Today’s high tech music sound has engulfed those sounds and bands that started it all. Or has it? Maybe pop music has lost its way in the overproduced mainstream superhighway to nowhere and needs an Indie map to find its way home.
The Beatles pioneered so many things. They made the first “music videos.” The were the first to use feedback on songs, they originated stadium concerts, well we could go on and on. Somewhere all the Rock’n’Roll energy got lost in the world of overproduction and music business middlemen until some young rebels, among them the Ramones, injected some of the old “Cavern” energy back into music. But are the Beatles and the Ramones still relevant? Does their music stand as timeless and influential, or has the spirit of rock music run its course giving way finally to the power of the ultra-produced and ultra-marketed Madison Ave. style musical performers?
Over production is killing our music today
At first one might say yes. Even the so-called Indie and Alternative bands of today suffer from too much production, mainly the overzealous use of a certain studio monster called a compressor, that literally squeezes all musicality from songs that probably in their infancy were hum-able. Imagine Dragons seem to be one of the worst offenders of this horrid phenomenon. Their songs seem so good and yet by the time they reach the airwaves they have become so un-dynamic that you can hardly tell it is a song other than it has a beat.
If you listen to The Beatles early rock music – especially the covers you will notice that they are loud. But they are loud with dynamics, and the vocals are absolutely supreme. Just listen to George Harrison on “Roll Over Beethoven.” The vocal is powerful and emotional, but lyrical at the same time. Compare that performance with a very good modern singer Taylor Swift’s “Bad Blood” and you will wonder where we went wrong. How can a performer as terrific as Taylor Swift get her lovely voice so hijacked by producers who obviously have no right being around talented people.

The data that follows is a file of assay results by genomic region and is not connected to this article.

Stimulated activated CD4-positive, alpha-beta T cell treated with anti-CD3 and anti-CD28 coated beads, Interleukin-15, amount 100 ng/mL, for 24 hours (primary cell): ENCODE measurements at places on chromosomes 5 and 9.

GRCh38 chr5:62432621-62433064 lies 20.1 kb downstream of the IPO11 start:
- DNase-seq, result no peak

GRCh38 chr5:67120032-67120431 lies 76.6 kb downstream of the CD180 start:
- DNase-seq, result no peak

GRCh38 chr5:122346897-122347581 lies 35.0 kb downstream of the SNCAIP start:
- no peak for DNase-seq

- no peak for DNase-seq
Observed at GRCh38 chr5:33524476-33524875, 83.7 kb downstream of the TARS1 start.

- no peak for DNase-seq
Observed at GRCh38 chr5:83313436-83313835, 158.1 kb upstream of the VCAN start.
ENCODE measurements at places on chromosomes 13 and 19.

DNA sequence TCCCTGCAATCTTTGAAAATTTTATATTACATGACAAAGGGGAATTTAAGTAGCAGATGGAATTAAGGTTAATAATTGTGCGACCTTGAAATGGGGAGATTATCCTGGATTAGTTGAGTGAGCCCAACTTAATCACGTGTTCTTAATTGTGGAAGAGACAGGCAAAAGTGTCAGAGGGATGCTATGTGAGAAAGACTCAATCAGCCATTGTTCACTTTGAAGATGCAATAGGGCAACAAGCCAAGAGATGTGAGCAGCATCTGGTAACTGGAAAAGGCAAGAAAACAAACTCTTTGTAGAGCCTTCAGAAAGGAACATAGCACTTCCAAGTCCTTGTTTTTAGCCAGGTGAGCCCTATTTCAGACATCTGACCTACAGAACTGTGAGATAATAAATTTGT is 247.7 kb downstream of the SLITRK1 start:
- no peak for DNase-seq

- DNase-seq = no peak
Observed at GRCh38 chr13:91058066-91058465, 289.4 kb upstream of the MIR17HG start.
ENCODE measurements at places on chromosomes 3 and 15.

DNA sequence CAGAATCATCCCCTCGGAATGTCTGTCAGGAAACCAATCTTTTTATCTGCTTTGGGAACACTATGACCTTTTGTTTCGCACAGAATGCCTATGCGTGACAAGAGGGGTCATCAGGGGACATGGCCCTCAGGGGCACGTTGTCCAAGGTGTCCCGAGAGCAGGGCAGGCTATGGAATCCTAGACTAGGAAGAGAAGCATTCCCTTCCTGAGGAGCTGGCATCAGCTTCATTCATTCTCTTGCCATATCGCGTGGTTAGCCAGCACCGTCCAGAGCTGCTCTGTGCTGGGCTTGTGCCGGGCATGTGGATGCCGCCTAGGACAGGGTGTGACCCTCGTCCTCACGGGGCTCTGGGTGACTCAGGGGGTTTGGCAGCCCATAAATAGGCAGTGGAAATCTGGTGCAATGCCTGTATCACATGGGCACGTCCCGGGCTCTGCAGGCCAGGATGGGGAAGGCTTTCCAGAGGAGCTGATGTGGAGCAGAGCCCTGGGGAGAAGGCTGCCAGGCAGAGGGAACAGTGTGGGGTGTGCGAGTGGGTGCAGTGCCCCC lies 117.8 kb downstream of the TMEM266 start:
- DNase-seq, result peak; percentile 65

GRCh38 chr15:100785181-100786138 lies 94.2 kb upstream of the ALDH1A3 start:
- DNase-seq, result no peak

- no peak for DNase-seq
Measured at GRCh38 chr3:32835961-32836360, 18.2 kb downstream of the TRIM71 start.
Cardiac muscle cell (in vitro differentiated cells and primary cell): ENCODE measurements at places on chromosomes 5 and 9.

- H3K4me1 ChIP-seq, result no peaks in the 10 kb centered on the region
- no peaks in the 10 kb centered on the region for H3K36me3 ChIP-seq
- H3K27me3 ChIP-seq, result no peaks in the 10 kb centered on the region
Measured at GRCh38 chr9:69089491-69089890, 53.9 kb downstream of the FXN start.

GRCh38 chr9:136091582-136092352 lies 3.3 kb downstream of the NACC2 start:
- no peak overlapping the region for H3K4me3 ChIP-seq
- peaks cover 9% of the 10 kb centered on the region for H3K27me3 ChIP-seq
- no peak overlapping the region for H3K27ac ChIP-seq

Lack of Dynamics Killed Bad Blood
When you listen to “I Want To Be Sedated” by the Ramones and compare it to the outrages volumes of Bad Blood, it sounds downright tame. There are so much more dynamics in Sedated than Bad Blood, which is why the recording sounds infinitely better.
And ultimately this is why music is sort of dying right now – not that sales have suffered a lot, just look at Adele’s new offering “25,” which is a very very good album. If we are to save ourselves from over compressed un-dynamic music there will have to be a group, a band, or singer that wants to make good music using the whole sonic palate including dynamics in their recordings. There must be a way to make recordings loud enough to please the producers and also offer the listeners some volume variety in a song. The Beatles did it and so did the Ramones, those two bands, and others like them, can be the guiding light back to the promised land of musicality.